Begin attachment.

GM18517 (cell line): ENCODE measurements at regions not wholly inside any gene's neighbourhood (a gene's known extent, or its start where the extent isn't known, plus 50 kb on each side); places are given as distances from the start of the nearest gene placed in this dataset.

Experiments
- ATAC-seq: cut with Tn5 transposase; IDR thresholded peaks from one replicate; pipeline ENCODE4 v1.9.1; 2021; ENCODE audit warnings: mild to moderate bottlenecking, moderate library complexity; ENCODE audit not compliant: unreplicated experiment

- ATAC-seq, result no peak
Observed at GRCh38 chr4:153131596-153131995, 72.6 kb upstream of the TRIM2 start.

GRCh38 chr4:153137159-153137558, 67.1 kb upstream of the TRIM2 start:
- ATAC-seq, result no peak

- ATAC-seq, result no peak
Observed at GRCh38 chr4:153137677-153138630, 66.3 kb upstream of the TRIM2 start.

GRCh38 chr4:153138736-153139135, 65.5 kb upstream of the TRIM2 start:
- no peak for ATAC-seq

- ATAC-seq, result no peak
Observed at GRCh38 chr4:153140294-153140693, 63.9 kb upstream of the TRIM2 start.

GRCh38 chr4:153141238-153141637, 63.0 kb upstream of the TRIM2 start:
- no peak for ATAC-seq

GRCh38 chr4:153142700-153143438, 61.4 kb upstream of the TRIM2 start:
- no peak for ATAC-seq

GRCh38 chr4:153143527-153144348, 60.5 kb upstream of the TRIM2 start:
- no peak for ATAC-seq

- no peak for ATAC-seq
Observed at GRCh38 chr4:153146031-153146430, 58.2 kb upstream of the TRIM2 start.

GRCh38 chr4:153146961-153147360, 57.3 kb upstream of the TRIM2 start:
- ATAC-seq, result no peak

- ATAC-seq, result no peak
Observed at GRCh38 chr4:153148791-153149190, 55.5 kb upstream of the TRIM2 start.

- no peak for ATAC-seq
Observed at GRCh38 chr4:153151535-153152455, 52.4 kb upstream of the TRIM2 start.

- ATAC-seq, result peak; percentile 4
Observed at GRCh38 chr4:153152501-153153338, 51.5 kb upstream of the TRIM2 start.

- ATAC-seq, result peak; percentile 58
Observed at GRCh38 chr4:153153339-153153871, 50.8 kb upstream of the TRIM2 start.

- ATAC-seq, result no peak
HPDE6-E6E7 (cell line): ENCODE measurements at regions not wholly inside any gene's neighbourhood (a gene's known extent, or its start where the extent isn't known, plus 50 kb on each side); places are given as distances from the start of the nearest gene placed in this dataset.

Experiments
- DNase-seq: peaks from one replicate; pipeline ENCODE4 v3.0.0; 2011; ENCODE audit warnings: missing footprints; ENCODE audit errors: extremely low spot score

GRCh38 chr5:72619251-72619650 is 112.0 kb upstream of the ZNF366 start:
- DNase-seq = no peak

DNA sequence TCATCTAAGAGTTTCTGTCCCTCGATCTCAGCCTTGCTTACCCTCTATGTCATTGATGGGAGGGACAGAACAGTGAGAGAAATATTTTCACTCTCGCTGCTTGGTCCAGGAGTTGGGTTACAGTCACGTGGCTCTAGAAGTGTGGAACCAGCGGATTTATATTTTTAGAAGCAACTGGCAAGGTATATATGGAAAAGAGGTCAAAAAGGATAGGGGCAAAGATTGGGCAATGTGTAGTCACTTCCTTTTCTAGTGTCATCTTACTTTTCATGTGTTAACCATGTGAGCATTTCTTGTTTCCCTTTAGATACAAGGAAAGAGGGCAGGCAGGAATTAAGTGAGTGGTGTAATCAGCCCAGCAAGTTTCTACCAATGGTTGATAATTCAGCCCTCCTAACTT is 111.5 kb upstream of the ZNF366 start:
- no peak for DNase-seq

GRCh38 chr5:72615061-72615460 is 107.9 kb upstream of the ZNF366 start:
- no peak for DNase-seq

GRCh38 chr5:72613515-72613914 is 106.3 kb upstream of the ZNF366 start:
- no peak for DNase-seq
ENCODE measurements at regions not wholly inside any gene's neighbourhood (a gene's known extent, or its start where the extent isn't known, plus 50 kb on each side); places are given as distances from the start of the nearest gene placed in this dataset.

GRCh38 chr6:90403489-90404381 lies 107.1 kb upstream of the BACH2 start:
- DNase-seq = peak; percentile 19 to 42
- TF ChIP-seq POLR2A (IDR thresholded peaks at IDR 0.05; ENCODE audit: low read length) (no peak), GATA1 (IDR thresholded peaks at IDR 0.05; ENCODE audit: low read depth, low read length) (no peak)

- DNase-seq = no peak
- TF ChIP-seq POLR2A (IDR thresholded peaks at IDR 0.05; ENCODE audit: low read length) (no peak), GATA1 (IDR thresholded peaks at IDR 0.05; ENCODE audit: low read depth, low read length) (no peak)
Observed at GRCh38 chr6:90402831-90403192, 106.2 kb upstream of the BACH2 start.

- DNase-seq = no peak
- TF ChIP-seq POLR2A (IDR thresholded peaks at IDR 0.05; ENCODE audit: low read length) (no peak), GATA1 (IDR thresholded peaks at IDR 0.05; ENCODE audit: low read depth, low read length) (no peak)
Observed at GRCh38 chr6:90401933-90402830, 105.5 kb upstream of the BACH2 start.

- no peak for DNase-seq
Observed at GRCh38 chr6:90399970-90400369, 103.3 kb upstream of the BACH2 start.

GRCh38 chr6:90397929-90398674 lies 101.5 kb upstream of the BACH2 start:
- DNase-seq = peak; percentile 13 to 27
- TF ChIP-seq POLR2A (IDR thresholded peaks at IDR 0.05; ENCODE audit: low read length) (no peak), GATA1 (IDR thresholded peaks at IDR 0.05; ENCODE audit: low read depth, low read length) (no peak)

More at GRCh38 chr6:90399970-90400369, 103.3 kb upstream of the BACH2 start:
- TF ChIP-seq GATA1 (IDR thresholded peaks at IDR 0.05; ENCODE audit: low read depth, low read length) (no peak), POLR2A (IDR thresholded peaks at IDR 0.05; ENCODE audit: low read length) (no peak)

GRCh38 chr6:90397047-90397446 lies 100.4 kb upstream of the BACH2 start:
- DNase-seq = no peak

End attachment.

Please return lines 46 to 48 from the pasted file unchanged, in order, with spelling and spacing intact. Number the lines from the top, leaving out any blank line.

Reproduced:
- DNase-seq = peak; percentile 19 to 42
- TF ChIP-seq POLR2A (IDR thresholded peaks at IDR 0.05; ENCODE audit: low read length) (no peak), GATA1 (IDR thresholded peaks at IDR 0.05; ENCODE audit: low read depth, low read length) (no peak)

- DNase-seq = no peak